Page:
Perhaps I was just imagining it, but the temperature on the climb up Jiuwufeng was slightly cooler than usual this morning. Here’s hoping that this marks the end of what has been an extremely hot summer this year in Taiwan. Let’s see. Thank goodness for air conditioning – quite possibly the greatest invention in human history.
I assume that the weather must be nice and cool at Cuifeng Lake (翠峰湖), another of the main attractions in the Taipingshan National Forest Area (平山國家森林遊樂區). About a forty-five minute drive from Taipingshan Villa, this is the defined as the largest high-mountain lake in Taiwan. During the rainy season it can reportedly cover an area of up to 25 hectares – though it was a lot smaller than that when we visited it.
The mountains surrounding the lake are covered by ancient natural forests of Taiwan Red Cypress and Hinoki trees, as well as a number of newer woodlands that were planted when the Japanese established a forestry industry in Taipingshan. Thankfully this activity was stopped in 1982, preserving the majestic beauty of the area for future generations.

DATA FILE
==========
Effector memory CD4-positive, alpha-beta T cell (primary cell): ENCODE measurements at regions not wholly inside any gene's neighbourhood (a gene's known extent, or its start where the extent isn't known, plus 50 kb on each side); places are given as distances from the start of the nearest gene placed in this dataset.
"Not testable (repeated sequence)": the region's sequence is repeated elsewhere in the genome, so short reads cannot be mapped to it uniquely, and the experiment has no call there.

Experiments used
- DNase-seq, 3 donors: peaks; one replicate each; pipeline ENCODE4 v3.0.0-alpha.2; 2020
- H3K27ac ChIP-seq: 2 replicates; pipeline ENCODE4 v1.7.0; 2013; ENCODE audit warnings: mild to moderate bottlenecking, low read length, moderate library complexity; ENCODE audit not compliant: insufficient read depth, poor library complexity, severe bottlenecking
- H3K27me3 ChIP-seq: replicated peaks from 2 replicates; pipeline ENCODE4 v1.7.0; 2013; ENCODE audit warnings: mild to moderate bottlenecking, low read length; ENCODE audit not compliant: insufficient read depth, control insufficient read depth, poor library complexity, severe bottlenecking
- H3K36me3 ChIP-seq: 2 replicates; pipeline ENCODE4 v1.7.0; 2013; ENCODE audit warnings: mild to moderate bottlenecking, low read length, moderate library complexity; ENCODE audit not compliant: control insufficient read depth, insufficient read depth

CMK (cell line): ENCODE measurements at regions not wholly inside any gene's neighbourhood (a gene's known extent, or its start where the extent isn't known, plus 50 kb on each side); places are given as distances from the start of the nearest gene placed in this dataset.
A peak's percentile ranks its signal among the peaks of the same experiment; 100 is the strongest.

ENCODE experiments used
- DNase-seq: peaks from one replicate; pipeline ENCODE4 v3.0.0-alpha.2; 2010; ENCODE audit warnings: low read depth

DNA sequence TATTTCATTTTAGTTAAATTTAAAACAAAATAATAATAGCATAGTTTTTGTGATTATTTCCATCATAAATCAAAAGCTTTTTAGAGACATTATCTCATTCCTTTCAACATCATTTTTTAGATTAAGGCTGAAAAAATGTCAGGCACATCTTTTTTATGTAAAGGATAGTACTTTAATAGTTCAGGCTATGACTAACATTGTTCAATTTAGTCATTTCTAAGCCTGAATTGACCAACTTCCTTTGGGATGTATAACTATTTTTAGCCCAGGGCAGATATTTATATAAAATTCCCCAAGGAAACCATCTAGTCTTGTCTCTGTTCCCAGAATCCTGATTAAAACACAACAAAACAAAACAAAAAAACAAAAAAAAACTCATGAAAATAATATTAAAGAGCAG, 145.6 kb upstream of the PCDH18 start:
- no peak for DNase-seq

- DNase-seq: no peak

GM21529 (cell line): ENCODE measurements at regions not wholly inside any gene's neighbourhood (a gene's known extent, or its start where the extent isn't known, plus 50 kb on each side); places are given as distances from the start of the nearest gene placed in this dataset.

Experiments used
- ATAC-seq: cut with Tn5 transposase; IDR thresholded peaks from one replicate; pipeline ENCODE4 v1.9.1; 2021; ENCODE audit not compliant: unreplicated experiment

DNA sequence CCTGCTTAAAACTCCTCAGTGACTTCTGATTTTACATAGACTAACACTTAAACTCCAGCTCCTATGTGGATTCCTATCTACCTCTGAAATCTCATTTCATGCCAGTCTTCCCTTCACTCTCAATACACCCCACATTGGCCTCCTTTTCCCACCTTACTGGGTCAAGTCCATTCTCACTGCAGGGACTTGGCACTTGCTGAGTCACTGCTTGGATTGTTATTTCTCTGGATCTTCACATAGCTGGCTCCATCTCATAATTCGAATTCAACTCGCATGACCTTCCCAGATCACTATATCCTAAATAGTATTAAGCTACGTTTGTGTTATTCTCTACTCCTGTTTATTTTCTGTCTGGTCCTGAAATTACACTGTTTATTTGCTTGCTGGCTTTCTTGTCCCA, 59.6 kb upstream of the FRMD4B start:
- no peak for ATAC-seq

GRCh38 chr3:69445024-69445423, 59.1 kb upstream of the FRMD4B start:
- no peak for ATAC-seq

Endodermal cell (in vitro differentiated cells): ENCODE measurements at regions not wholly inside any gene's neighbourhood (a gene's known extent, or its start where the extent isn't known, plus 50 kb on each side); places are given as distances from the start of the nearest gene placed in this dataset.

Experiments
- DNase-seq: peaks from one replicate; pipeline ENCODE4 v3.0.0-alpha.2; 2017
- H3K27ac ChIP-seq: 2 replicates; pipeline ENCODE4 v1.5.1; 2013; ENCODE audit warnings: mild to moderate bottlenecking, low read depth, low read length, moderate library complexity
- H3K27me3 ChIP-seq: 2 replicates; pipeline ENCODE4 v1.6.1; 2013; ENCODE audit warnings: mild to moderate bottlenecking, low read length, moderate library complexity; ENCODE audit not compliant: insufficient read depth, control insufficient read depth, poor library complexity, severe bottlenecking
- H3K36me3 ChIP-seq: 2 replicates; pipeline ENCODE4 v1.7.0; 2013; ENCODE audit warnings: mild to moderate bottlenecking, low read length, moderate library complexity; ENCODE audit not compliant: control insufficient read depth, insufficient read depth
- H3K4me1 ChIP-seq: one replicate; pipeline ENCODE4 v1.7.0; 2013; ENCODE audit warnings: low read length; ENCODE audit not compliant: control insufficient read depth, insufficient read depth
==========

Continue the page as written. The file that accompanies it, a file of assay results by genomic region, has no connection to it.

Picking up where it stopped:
You can walk around the lake along the Cuifeng Lake Circular Trail (翠峰環山步道). This follows the tracks of the former forest railway, and is just under 4km in length at elevations of up to 2,000 meters. On the east side of the lake the trail intersects with the Pingyuan Nature Trail (平元自然步道) which is also well-known for its great beauty.
Unfortunately, we didn’t have time to do either of the hikes during our visit. That gives me the perfect excuse to return to further explore the wonders of Cuifeng Lake in the fall of this year.
Note: 翠峰 (cuìfēng) is often spelled “Cuiefong” in Taiwan. The term literally means Emerald Peak.